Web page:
We are Paul and Vicki Terhorst. We retired young and are now perpetual travelers.
This page lets you know our whereabouts, how to contact us, and what's going on in our lives.
We updated this page, about our travels in Armenia and Georgia, from Bangkok, Thailand on June 24, 2016.
The first photo, above, shows us on the Great Wall of Georgia. The painting below, 300 Aragvians,
by Georgian artist Merab Abramishvila (1957-2006), along with the lion tombstone, sum up
the ancient to current history of Georgia and Armenia: battles, bloodshed and death.
(To see a better image of 300 Aragvians click here.)
Find Vicki's Contemplation Photos at the very bottom of this page.
We spent most of April in the mountainous Caucasus region visiting Armenia and Georgia. Mankind
has lived here forever, or so it seems. In 1991, early human (that is, hominin) fossils of 1.8
million years age were found at the Dmanisi archaeological site, in Georgia. The Armenia
History museum has a 5,500-year-old leather shoe on display. No photos allowed but check outthis link.
We started our visit in Yerevan, the capital of Armenia.
Successful Armenians from all over the world have poured money into special projects.
We toured, with our friends Igor and Irina (Early Retirement Abroad) and four of their Russian friends
the magnificent countryside, with sightings of snow capped Mount Ararat (think Noah and the Ark) .
Note Mount Ararat's subtle presence in the hazy distance of the last photo above.
You can also, barely, see the blue bird as well in the same photo.
The eight of us, guided by Miriam Ghazaryan of Exotic Armenia Tours, immersed ourselves in history, culture and tasty local treats.
Links to in depth articles on Armenia by Wikipedia and Wikitravel. Then, click here to read Wiki's overview of Yerevan.
Links to two of Armenia's noteworthy sites: Mesrop Mashtots Institute of Ancient Manuscripts , Garni Temple.
we traveled overland, through the mountains, from Yerevan to Tbilisi. We stayed two weeks in a Tbilisi AirBnB apartment that promised far more than it delivered. Still, the apartment gave us a sense of living like a local in a hillside neighborhood. We quickly tired of trudging up and down hills so we became adept at getting around on the 10-seat public buses. Amazingly, you flag down a bus from anywhere along the route rather than waiting at a bus stop.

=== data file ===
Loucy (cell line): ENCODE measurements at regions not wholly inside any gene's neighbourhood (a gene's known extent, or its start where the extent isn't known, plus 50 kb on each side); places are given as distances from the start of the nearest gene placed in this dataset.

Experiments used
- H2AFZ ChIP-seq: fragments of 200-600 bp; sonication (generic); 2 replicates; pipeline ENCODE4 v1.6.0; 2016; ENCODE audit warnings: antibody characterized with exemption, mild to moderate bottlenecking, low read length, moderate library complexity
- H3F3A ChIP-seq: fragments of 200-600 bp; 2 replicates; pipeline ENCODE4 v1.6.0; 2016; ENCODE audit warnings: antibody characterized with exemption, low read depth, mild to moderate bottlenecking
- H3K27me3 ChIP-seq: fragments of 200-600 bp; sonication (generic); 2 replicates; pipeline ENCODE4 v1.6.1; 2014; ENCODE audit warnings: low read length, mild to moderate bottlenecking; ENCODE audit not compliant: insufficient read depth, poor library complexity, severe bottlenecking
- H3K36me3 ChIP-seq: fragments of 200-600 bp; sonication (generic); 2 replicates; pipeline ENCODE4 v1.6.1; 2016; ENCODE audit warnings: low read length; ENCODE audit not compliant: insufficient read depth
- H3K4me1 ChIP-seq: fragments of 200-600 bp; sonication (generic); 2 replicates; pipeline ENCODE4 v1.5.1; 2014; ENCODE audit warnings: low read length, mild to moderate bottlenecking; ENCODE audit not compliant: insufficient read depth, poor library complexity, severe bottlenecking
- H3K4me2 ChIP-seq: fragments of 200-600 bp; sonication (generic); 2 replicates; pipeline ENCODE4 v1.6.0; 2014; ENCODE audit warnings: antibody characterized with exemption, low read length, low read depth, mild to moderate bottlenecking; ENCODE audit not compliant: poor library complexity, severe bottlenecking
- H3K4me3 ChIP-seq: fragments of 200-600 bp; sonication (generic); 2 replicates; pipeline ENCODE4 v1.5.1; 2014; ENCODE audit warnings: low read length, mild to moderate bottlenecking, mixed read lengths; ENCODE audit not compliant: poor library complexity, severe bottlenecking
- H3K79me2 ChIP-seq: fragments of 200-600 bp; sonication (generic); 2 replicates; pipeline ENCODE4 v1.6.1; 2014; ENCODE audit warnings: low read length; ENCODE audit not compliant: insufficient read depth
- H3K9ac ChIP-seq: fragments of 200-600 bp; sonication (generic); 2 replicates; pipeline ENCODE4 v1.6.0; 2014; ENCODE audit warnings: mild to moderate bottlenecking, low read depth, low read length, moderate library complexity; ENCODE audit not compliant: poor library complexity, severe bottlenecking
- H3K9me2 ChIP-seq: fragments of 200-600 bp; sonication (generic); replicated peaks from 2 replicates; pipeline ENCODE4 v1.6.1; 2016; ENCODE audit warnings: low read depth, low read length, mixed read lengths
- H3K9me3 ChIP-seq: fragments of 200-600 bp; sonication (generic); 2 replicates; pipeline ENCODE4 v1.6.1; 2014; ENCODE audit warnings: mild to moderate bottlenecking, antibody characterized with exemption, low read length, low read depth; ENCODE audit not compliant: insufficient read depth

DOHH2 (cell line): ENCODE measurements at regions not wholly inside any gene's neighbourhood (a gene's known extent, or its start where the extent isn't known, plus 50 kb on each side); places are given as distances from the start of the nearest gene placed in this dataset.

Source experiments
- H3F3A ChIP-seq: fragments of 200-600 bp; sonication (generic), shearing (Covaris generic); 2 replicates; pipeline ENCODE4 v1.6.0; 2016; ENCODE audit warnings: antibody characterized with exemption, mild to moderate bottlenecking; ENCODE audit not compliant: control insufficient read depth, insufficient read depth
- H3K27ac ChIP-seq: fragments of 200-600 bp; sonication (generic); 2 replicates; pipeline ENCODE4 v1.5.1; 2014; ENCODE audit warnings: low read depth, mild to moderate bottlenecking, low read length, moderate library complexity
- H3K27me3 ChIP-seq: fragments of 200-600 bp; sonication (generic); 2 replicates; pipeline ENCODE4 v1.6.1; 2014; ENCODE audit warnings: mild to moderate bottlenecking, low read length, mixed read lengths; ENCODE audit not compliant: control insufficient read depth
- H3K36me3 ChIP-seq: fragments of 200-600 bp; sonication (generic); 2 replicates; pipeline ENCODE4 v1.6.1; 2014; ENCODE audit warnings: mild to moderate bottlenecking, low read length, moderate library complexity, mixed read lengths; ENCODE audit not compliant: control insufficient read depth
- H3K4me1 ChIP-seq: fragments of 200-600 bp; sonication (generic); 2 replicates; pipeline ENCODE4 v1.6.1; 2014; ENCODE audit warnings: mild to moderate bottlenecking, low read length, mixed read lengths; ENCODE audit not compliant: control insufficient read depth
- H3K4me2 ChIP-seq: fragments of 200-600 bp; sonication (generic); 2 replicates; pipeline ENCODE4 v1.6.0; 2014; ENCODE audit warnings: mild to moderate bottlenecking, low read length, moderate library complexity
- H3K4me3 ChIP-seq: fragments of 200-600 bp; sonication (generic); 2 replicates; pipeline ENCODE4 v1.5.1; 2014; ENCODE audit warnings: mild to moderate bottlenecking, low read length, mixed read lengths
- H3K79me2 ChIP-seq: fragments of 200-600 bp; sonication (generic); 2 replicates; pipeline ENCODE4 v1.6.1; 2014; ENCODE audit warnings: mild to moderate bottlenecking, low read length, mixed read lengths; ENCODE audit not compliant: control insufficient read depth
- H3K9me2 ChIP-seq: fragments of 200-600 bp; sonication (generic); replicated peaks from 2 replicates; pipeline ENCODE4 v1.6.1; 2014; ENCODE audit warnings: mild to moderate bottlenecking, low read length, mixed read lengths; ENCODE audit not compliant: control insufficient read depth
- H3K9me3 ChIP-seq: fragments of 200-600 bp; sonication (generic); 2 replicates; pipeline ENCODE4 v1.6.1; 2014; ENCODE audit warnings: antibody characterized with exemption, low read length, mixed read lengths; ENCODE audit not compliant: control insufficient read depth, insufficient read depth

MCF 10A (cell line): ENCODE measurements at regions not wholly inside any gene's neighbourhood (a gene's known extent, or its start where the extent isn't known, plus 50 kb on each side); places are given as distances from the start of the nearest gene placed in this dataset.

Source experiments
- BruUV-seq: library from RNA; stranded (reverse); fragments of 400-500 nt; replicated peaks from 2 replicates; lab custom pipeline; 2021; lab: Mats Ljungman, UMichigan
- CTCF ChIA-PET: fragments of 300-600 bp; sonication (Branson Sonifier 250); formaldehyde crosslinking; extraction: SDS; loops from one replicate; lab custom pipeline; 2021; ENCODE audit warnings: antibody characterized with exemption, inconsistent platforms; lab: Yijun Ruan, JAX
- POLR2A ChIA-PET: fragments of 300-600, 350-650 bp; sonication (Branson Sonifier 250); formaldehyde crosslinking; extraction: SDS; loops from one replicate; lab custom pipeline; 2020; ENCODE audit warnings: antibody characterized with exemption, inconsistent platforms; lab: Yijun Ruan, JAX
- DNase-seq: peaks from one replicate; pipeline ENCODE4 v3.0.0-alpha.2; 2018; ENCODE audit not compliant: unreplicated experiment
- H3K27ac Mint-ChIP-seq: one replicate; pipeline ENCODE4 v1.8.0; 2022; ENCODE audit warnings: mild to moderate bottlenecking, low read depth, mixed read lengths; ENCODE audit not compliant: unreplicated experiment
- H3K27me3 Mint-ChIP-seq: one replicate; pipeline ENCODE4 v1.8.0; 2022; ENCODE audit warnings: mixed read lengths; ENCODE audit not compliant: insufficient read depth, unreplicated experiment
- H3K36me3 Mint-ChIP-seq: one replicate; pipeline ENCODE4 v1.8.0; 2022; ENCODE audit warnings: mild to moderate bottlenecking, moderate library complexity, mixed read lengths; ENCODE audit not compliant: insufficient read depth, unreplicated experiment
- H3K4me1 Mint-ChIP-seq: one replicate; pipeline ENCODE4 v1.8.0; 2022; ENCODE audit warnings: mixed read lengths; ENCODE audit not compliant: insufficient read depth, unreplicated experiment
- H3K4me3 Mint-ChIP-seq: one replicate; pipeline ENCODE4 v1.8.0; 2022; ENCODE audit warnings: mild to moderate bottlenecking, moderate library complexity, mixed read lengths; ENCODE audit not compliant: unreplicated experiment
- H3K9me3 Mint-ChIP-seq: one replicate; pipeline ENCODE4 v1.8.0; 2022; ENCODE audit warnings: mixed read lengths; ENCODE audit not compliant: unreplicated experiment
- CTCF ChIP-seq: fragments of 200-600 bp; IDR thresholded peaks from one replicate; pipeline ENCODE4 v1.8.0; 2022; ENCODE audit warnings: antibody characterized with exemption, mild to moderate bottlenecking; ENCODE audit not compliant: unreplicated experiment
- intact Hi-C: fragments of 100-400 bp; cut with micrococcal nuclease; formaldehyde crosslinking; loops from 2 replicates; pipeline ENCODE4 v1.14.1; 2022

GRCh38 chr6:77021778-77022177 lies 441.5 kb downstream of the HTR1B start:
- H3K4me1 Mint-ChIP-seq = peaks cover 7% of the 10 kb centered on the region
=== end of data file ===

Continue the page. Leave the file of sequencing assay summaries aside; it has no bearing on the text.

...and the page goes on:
Georgia welcomes Americans to stay for up to one year, no need for a visa. The overall cost of living is reasonable. Tempting. The capital city Tbilisi blends old, new, renewed, modern and crumbling in a charming fashion. The photos below show old town and some nearby redevelopment, food fun, and some enchanting countryside sites.
(Click on the titles to open the articles.)
Paul now writes for the Simon Letter, a Live and Invest Overseas subscription publication. Recently he has published the following articles:
June: What You Need To Know About Brexit
May: Convert Dividends to Capital Gains To Save Big On Taxes,
April: Are Negative Interest Rates The Future?, Ensuring A Reliable Water Supply In An Unstable Country
Click on TIMELESS to go to our Timeless page which has links to old articles by Paul and a few by Vicki about our travels and reflections.
Sometime in the Future
Sometime in the future we'll update this homepage with commentary and a few photos of Vicki's May Oregon-and-California visit,
of Paul's May travels in the south of France, and of our most recent stays in Paris.
Paul has a guys trip to Vietnam planned for July.
We plan to fly to Malaysia when our Thai visas expire in November.
And still on the agenda, probably in November, Vicki plans to visit Buenos Aires.